Musical icon Billy Joel will turn 65 in May. A member of the Rock and Roll Hall of Fame, the piano man has announced he will perform a monthly concert at New York’s Madison Square Garden for as long as people buy tickets. He’s already booked through December.
Not bad for a guy who hasn’t released an album of new popular music in two decades.
For the past 20 years Joel has been selling out concerts all over the world playing the hit songs he recorded over the previous 20 years.
That has always bothered me. Why, I wondered, would a guy as talented as Joel stop producing new material and basically just put it on cruise control? He shows up, puts on a good show playing all the old songs and cashes large checks.
Seems a bit lazy to me and a waste of his talent. He’s no different than all the other oldies acts making a living playing their 40-year-old hits.
At least some musical giants, Elton John and Paul McCartney for example, have never stopped writing and releasing new music. As a fan of both, I still buy and listen to their new material.
In my opinion, much of the music they’ve released in the years since they regularly topped the charts has been excellent. Some of it has been as good as, or better than, a few of their hits.
Sadly, not a lot of people have heard this music. I would wager that many boomers who consider themselves Elton John or Paul McCartney fans have not heard either artist’s most recent CD.
Those who have seen either artist in concert lately might have heard a new song or two, but most of their set lists are devoted to the hits. Why? Because that’s what the audience paid to hear.
I’m no different. If I spend $150 to see Paul McCartney in concert, and I have, I want to hear “Hey Jude,” “Band on the Run” and “Yesterday.”
Even playing for three hours, as he regularly does, he can’t come close to playing all the songs people want to hear. Can you imagine the audience’s reaction if, instead of “Lady Madonna” or “Drive My Car,” Sir Paul came out and played all the cuts from his last four albums? It would not be pretty.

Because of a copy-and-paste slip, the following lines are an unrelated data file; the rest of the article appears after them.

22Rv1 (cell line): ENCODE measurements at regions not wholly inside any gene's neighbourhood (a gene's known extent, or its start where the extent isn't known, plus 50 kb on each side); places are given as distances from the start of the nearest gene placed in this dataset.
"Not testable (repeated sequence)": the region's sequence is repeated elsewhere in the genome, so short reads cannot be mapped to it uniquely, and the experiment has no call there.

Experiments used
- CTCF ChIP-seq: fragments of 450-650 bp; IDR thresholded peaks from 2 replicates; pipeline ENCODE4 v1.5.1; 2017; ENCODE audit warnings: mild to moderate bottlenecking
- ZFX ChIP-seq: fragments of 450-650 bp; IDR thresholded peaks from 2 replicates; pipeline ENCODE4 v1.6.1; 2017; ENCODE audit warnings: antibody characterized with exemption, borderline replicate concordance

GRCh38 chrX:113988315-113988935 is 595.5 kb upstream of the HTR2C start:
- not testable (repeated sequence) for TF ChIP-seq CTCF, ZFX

So maybe Billy Joel isn’t really lazy. Maybe he’s just decided, “Why bother writing new music when nobody wants to hear it?”
Yet Paul McCartney and Elton John, both well past normal retirement age, are still writing songs. Why? Because they still have something to say and something to contribute.
Older rock stars aren’t the only ones who see their former selves more valued than the people they are today.
When the Great Recession hit, many Americans found themselves unemployed. And many found it difficult to find new employment. Many over 50 found it nearly impossible.
Let’s face it, in today’s job market, gray hair can be a liability. That’s a shame.
I believe most people over 50 don’t want to be Billy Joel, coasting on their greatest hits. They want to be Elton John or Paul McCartney, continuing to write new music. And they want that new music to be heard.
I’ve been a Paul McCartney fan since Feb. 9, 1964. And I admire him more now than I did during his days with The Beatles, I admire him for continuing to write and release new music. I admire him for trying new things, like recording with younger artists such as Dave Grohl of Nirvana and the Foo Fighters. And I admire him for his ability, at age 71, to play three-hour concerts that would exhaust many a man half his age.
Now if we could only get him to quit dyeing his hair and be proud of the gray. He’s earned it.
We all have.